Volume 14, Issue 1 (Spring 2007 2006)                   JSSU 2006, 14(1): 47-58 | Back to browse issues page

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Abstract:   (8231 Views)
Introduction: Type I diabetes mellitus is caused by autoimmune destruction of the insulin-producing β-cells. A new potential method for curing the disease is transplantation of differentiated insulin- secreting cells from human embryonic stem cells. Methods: Human embryonic stem cell lines (Royan H1) were used to produce embryoid bodies. Differentiation carried out by growth factor-mediated selection of nestin positive cells. In final stage, these cells were expanded in the presence of bFGF, followed by addition of nicotinamide to promote differentiation of insulin- secreting cells. Cells were assayed by immunocytochemistry, RT-PCR, insulin secreting assay with Radio-immuno assay kit and Transmission Electron Microscopy. The cells were transplanted into immunosuppressed mice. Results: Analysis of differentiation cells immunocytochemistry showed that these cells were insulin, glucagon, somatostatin and pancreatic polypeptide positive. RT-PCR reaction demonstrated the expression of pancreatic endocrine genes. Differentiation cells secreted insulin in response to glucose, but no significance difference in insulin concentration was observed with an increase in concentration of glucose. The implanted cells were vascularized and remained immunoreactive with insulin and glucagon. Transmission Electron microscopy of differentiate cells showed Golgi complexes, rough endoplasmic reticulum and a few granules but no true β granules. Conclusion: The data showed that human embryonic stem cells can produce insulin secreting cells. However, more studies are needed to generate true beta cells.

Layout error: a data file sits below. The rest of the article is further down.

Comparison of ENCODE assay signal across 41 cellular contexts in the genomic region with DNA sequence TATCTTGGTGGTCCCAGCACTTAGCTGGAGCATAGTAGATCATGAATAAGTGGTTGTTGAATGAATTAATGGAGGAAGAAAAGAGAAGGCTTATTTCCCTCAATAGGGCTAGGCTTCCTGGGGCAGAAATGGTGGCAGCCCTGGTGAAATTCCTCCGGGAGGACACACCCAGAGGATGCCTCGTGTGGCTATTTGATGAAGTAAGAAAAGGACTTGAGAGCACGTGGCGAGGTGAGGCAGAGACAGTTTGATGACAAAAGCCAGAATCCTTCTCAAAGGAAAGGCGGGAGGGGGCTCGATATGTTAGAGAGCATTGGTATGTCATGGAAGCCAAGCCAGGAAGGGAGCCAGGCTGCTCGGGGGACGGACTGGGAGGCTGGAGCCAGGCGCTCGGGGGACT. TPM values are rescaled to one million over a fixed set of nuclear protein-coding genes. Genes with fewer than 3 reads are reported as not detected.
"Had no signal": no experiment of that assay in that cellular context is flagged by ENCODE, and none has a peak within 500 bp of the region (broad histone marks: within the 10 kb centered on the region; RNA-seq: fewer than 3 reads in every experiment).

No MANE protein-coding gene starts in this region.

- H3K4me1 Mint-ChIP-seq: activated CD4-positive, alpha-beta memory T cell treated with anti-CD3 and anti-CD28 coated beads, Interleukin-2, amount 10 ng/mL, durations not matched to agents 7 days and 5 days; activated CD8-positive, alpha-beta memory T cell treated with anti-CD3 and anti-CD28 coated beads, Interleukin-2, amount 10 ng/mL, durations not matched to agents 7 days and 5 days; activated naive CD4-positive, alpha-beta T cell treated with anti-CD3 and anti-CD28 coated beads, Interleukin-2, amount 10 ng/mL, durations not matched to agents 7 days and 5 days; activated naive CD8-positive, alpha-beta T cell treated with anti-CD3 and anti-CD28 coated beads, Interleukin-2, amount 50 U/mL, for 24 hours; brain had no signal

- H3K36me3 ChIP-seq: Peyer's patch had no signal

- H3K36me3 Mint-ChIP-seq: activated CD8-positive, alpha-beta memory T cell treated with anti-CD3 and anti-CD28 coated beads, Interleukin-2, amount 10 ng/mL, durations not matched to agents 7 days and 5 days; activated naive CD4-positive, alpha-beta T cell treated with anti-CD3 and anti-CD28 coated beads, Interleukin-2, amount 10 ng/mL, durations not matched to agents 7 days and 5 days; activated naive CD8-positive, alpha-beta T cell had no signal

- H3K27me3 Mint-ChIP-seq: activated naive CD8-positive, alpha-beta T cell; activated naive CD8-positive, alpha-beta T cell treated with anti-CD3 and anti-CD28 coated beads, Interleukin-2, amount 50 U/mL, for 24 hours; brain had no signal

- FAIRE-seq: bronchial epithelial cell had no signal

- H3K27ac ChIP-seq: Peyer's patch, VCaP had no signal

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Type of Study: Original article | Subject: General
Received: 2010/01/25